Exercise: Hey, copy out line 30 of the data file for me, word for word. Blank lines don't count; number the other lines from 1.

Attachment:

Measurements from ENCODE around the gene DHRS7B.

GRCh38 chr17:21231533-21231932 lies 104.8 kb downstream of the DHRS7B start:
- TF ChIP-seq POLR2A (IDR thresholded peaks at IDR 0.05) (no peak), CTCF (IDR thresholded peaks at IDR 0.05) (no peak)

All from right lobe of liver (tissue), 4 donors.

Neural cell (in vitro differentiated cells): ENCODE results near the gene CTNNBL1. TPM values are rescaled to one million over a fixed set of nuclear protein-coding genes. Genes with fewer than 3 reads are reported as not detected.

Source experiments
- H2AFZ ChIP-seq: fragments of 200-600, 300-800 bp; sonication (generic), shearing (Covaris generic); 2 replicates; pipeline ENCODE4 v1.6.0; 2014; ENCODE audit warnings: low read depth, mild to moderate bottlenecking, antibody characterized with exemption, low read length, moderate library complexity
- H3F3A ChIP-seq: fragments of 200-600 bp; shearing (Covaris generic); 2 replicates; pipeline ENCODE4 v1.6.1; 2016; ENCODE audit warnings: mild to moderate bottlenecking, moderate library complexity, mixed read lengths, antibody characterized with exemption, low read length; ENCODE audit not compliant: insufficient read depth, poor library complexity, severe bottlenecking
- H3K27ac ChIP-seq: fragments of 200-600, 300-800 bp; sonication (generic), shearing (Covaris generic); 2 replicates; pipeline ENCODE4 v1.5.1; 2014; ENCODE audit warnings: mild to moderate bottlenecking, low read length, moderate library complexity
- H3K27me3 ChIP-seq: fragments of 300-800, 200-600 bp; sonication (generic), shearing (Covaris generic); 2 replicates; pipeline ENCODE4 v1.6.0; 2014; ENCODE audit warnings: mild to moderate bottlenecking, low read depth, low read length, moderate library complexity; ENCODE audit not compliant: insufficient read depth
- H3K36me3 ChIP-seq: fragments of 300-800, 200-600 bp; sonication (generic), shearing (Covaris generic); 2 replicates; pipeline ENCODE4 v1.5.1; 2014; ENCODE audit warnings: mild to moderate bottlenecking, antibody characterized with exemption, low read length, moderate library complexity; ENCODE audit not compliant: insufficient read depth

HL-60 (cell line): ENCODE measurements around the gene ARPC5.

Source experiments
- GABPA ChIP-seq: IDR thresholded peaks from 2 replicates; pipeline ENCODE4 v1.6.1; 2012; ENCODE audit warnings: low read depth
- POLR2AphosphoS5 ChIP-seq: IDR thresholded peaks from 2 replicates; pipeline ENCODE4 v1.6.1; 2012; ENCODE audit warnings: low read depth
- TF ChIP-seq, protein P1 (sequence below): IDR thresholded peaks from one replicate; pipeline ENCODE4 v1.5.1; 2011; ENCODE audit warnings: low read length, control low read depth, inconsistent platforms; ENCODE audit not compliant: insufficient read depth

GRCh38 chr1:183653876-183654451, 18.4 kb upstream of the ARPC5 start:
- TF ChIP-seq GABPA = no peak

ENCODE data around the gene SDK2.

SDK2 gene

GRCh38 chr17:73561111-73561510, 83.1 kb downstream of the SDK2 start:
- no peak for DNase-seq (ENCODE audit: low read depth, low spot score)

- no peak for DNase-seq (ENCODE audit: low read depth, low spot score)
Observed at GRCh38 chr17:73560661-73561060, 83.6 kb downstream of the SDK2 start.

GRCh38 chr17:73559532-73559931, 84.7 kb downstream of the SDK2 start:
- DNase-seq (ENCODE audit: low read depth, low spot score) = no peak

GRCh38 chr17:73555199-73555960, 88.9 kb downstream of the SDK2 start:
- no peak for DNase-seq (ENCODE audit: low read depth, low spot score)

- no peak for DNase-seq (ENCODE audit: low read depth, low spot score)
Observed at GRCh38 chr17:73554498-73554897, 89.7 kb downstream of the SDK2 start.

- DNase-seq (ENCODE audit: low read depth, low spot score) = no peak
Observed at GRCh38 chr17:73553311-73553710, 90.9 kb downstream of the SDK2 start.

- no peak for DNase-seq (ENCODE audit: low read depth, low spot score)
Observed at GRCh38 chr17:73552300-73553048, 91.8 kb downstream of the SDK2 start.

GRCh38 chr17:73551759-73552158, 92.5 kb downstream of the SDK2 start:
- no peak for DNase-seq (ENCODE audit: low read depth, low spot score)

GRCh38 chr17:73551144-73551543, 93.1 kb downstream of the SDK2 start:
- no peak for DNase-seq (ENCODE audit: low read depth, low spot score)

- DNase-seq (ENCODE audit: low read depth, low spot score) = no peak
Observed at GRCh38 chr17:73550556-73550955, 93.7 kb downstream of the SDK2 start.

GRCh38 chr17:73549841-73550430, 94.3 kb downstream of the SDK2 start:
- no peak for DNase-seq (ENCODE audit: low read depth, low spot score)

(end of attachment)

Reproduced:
Observed at GRCh38 chr17:73554498-73554897, 89.7 kb downstream of the SDK2 start.